Holy Saturday: patient waiting

Most Protestants do not know bother meditating on Holy Saturday. Who would blame them? As a pastor I myself hardly taught about it, or even thought about it. It is exposure to contemplative spirituality that led me to discern a rich vein of golden truths hidden in the tomb.

The waiting in the tomb speaks to me in so many ways. It tells me that many periods in life can be like being in the uncertain tomb, between the certainties of death and resurrection. To the disciples who followed Jesus it was certainly a period of anxiety, confusion, ambiguity, and the humiliation of not knowing what to do. There are times of transitions in our life when this is exactly how we feel too. We do not know for certain how things will pan out. Will I be able to get a job after the pandemic? Will I lose my current job?

We do learn however that we need to do during this time of uncertainty is WAIT. Waiting patiently is not exactly a Millenial’s favourite thing to do. For that matter, nobody of any age likes to wait. But this stillness, silence and waiting in the tomb is exactly what God is inviting us to do. For in that waiting will be birthed forth and formed the new you that will be able to cope, enjoy, endure and triumph over what is NEXT.

Waiting in stillness, silence and in darkness

Which is what this period of ‘circuit breaker’ seems to be all about. We are in our homely tombs. We feel uncertain as the daily number of covid-19 cases increases rather than decreases. Its been five days and uncertainty still prevails. It is clear we need to be more strict and careful with our social distancing. But what happens next nobody can be sure, although the graph should show a downward curve by the end of the one month of tempered lock down. We are in the in between period, the liminal space of neither here nor there, or not knowing what or how, of seeing through a glass darkly. We will learn that God’s delay is not denial, and his silence is not abandonment.

Jesus stayed still, silent and waited as the dead would. But in his faith perfected by suffering, he knew that the Father, in due time would come to rescue him from the grip of death, and breathe in him the resurrection life of eternal power. We too will need to exercise a faith that after we die in the Lord, there will be a resurrection of the dead from the graves and columbariums and the seas and the earth, and it will be a resurrection unto life, not condemnation or judgment.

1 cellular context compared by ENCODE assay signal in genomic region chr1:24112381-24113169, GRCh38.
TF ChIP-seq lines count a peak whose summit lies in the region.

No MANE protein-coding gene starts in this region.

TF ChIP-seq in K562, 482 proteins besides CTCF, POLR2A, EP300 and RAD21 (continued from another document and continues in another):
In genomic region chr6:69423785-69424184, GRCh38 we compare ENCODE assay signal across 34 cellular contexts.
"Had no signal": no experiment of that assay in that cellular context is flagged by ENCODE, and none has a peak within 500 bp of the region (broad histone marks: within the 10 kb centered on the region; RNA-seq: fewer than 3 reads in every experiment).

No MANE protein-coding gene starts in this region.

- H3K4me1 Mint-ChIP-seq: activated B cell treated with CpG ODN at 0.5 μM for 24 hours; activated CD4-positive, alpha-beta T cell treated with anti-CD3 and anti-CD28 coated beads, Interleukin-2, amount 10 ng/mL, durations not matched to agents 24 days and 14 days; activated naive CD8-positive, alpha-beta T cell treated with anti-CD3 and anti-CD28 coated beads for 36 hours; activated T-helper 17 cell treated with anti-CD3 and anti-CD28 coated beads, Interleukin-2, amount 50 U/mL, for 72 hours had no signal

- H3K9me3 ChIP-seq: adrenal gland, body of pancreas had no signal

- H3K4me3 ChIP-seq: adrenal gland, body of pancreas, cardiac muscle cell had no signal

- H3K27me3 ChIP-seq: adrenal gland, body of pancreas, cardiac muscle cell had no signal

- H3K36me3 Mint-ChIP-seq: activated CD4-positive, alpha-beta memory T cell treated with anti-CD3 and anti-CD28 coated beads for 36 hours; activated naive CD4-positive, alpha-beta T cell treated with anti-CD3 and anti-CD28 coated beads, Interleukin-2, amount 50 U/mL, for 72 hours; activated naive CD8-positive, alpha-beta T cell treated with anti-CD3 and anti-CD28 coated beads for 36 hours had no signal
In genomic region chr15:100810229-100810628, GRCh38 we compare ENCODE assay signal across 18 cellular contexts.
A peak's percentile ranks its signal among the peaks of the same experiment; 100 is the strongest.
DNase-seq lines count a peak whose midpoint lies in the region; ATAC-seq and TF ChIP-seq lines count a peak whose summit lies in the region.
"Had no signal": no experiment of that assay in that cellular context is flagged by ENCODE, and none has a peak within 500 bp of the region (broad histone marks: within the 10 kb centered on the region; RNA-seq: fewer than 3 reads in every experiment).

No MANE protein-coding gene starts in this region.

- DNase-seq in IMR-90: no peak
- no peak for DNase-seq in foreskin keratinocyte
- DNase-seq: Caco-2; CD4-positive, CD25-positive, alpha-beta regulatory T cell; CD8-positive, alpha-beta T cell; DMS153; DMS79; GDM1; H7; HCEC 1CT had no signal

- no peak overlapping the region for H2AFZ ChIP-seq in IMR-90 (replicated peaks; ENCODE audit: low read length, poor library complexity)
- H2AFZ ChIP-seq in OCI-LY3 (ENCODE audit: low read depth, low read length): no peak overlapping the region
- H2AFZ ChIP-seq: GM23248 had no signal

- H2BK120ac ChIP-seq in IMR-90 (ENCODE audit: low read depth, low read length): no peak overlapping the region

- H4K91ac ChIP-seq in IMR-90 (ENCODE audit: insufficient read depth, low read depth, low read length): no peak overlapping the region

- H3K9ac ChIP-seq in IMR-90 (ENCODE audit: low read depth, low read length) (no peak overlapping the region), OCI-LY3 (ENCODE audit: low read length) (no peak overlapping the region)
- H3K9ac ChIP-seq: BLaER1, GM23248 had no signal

Online seder-bringing together four households through WhatsApp

This Holy Saturday, my daughter in law, Ping, organized and led a seder passover meal, a Christian version. It brought together four households via WhatsApp video call. We got the bread, grapejuice, some bitter stuff (wasabi, or herbs), a candle. We gave parts to everyone, including our grandchildren, and went through the script patiently. How wonderful for family to be together in this way – pondering over the great escape from the angel of death through the Blood of the Lamb applied on the doorposts of every believing familiy! This is good preparation for the Lord’s Table on Easter Sunday tomorrow.

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Comments

  • Appreciate your timely post, Ps Kenny! Am kind of in that flux, transition situation myself, between ministries, studies and future… and also being in a lockdown in a foreign land during this pandemic 😞 reminded of my discussions with my eldest recently, about the pandemic and also about Good Friday/Easter Sunday. We looked at Ps. 121, that even as we sleep (or half the world sleeps, and the other wakes), God never sleeps nor slumbers. He always keeps, protects, guards us. The assurance we can have that God is all-powerful because Jesus overcame sin & death by His death & resurrection! (the image & symbol of the cross & the empty tomb) We talked about Jesus’ second coming too, the final phase of our salvation (glorification) and resurrected bodies (like Jesus). The hope that we can have that all will pass, and Jesus will have the final victory, establishing the new heavens and earth. (Ps. 37.7; 46.10; Isa. 40.30-31). Soli Deo gloria! Maranatha!

    • Thanks ps Timothy, for sounding that note of hope and I pray that you and your family will experience that life-sustaining grace from him despite this uncertain period.
      Sorry for this late reply as the blog had been hacked. Blessings!

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